Indeed, it’s not so much ‘pathways’ that we’re looking at here as isolated, disconnected refuges, more and more of which are gated, high-security compounds, open only to those with enough money to able to pay the entry fee but not enough common sense to realise that what they’re seeing is not so much nature in all its beauty and awe-inspiring diversity as pathetic, splintered remnants of the world that we’ve already laid waste to.

I’m not just sad at this cumulative betrayal of the natural world: I’m seething with anger at the craven cowardice that lies behind it. For so many conservationists and environmentalists today, opting for an easy life by avoiding the controversies associated with population is now the default option. True enough, it is indeed hard to avoid those controversies, including migration issues, or consideration of where most of today’s population growth is going on – in Africa, the Middle East, and parts of Asia and Central and South America. Which makes it tricky, doesn’t it, for us predominantly ‘white folk’ in the UK to talk about populations in countries which are predominantly black or brown or Hispanic? Or predominantly Muslim. There be dragons!

Including the likes of George Monbiot, who persists in his near-messianic determination to pursue any ‘white male past breeding age’ who dares to address the overpopulation crisis. He recently launched a stinging attack on no less an icon than Sir David Attenborough himself, accusing him of being an unreconstructed neo-Malthusian in some ‘cruel and ignorant comments’ that he made about the famine in Ethiopia back in 2013.

Judging by these gratuitous slurs, I can pretty much guarantee that Monbiot hasn’t bothered to check on any of David Attenborough’s hugely thoughtful and hugely compassionate comments about population during his lifetime, not least his 2011 RSA President’s Lecture.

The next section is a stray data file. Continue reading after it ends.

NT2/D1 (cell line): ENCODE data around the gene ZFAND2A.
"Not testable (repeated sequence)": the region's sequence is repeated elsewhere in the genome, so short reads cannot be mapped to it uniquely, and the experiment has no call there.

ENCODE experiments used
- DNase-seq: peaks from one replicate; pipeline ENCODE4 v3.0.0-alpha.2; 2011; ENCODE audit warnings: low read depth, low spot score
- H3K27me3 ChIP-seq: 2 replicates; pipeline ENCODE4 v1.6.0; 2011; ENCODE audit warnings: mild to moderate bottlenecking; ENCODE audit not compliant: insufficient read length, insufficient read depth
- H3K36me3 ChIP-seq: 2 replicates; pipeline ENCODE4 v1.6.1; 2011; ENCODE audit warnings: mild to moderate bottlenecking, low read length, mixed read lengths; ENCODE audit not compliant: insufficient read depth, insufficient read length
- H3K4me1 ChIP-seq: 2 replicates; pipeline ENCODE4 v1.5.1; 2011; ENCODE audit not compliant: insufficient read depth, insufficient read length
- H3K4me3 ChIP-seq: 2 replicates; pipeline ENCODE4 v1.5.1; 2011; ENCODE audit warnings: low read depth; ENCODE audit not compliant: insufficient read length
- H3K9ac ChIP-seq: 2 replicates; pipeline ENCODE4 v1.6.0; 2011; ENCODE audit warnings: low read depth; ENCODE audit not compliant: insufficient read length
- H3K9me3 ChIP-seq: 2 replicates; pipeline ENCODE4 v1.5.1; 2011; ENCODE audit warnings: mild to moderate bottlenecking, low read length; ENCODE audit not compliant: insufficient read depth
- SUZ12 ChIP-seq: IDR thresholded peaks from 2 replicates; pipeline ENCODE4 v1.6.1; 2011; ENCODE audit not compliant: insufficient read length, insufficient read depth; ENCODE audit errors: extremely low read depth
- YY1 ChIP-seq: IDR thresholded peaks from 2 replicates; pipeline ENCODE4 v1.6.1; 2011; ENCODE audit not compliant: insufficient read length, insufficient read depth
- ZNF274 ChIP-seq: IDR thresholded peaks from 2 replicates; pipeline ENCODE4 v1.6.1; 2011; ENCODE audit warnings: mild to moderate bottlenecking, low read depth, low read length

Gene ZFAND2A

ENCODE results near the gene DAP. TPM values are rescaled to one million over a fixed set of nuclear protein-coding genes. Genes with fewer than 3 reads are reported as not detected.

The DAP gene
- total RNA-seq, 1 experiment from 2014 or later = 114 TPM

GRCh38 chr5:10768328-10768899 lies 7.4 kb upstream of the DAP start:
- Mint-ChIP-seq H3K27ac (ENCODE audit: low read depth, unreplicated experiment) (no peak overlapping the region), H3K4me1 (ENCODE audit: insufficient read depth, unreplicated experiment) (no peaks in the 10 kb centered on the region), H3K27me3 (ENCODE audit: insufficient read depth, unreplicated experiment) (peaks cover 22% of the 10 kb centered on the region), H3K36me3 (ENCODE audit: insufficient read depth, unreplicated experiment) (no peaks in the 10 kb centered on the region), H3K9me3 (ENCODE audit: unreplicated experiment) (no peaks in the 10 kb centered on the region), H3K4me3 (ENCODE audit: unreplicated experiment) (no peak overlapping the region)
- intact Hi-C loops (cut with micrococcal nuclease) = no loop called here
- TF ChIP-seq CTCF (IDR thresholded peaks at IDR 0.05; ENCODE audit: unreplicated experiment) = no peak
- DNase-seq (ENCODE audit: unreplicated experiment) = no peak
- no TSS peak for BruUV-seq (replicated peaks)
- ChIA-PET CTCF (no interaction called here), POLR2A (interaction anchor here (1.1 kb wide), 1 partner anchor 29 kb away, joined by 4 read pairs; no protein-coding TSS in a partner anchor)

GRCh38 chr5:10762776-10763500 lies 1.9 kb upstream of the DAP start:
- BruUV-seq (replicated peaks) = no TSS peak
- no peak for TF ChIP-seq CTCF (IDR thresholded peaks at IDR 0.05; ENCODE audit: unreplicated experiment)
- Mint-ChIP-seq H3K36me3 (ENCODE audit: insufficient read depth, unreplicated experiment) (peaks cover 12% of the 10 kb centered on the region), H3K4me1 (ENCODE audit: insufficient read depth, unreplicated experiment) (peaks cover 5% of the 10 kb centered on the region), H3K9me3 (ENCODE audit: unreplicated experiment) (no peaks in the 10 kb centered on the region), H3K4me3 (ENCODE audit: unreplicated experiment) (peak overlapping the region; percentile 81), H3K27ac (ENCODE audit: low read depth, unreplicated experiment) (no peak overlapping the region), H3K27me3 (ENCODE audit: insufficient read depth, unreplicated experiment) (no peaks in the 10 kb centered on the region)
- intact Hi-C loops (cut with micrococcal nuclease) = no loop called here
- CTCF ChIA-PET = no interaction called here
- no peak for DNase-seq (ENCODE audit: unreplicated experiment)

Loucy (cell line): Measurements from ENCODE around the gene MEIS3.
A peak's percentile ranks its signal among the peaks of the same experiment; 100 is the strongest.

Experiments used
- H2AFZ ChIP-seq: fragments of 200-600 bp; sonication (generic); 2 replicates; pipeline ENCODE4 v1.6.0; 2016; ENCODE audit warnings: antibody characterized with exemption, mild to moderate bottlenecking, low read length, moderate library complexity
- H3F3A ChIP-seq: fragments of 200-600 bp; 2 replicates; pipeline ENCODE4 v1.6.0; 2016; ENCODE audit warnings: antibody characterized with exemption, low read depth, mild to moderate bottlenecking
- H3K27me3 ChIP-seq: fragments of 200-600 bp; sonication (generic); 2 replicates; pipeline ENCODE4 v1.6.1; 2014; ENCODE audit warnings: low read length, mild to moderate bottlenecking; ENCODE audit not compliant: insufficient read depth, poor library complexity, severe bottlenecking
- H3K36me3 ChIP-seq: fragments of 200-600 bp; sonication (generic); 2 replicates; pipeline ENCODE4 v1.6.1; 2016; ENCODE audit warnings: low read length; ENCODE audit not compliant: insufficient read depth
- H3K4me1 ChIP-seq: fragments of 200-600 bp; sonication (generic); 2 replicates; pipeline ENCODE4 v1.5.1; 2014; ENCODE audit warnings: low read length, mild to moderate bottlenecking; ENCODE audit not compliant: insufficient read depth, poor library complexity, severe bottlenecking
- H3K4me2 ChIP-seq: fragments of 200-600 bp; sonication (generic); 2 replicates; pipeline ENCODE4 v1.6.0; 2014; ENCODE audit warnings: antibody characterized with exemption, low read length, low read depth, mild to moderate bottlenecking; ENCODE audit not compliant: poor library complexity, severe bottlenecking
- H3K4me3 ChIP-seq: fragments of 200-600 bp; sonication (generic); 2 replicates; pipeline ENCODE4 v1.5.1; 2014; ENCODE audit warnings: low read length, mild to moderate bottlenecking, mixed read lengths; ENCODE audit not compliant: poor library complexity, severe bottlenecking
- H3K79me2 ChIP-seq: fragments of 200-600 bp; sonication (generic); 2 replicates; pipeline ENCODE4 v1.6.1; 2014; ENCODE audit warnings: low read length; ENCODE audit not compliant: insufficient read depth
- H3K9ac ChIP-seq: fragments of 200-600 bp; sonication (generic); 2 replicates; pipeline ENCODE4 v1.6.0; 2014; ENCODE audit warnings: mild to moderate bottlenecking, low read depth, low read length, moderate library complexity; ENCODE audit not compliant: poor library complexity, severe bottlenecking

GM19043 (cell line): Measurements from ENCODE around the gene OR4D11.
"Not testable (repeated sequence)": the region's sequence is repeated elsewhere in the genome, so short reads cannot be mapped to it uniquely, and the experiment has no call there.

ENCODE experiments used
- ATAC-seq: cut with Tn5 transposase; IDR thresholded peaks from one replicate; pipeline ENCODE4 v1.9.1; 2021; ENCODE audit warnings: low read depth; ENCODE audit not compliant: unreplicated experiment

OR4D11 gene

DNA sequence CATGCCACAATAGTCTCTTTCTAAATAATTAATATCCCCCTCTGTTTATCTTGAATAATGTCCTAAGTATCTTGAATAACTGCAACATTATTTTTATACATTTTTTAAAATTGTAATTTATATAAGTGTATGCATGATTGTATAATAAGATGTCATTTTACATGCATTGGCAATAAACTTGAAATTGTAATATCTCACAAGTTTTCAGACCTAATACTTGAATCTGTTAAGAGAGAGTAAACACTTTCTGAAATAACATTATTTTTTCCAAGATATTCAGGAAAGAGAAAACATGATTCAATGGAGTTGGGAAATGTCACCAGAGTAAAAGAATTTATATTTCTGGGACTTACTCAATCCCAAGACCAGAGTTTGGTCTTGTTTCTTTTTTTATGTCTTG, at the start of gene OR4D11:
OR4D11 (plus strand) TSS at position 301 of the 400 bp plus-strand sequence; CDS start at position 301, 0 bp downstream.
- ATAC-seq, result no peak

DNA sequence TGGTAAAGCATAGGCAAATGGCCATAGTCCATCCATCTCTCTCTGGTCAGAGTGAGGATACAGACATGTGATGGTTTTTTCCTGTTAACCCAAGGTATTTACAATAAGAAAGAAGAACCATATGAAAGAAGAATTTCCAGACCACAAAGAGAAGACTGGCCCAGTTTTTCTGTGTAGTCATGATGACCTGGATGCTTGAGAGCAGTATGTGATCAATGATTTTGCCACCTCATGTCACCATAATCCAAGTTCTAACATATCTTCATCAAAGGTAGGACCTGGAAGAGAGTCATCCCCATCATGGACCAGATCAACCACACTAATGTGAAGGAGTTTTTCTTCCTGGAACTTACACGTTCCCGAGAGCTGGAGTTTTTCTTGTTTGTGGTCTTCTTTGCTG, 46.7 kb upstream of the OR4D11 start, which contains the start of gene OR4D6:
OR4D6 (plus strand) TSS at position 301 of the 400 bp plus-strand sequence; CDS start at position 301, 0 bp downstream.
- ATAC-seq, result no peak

Attenborough is a Patron of Population Matters, and has never hesitated to spell out what should be blindingly obvious to environmentalists the world over. As he demonstrated, with admirable gusto, at the launch of this year’s Living Planet Report, sitting right next to WWF-International’s Director General, Marco Lambertini, and a host of other dyed-in-the-wool denialists:

‘For the first time in 12,000 years, we must face an unstable and unpredictable planet – at exactly the time that we are placing our greatest demands on it. We can still stabilise our planet, but there is not much time. It will require significant global cooperation on issues like population growth, climate change and the management of our oceans.’

Attenborough believes, as I do, that we not only have a right to speak out about such matters, passionately, but that we have an obligation to do so. That’s all the more pressing today, as the sad truth is that human numbers are not likely to plateau before the end of the century, despite all the seductive (but deeply misleading) projections of the late Hans Rosling et al. Check this out on the Population Matters website: https://populationmatters.org/the-facts/the-numbers

Perhaps these denialists are afraid that they will be accused of right-wing, repressive tendencies, on the basis of a few notorious examples of coercive family planning in China and India in years gone by – either overlooking or remaining deliberately ignorant of the much greater number of hugely inspiring stories of non-coercive, rights-based, usually women’s-led programmes.

As Paul Hawken’s authoritative ‘Project Drawdown’ has so powerfully demonstrated, a combination of educating girls and providing a choice of affordable contraception is the single most effective way of combating climate change today. Good family planning is all about putting women and children first, starting with the 220 million women who still have an unmet need for family planning – often in male-dominated, misogynistic and abusive cultures. These are the men that George Monbiot should be worried about.

Promoting and consistently funding the right kind of family planning is all upside – and the difference to the future of life on Earth would be staggering.

Without getting to grips with the overpopulation crisis, all WWF’s ‘pathways’ will remain forever blocked. So it’s hard to imagine a greater failure of collective leadership than today’s wilful, persistent denialism across the organisation.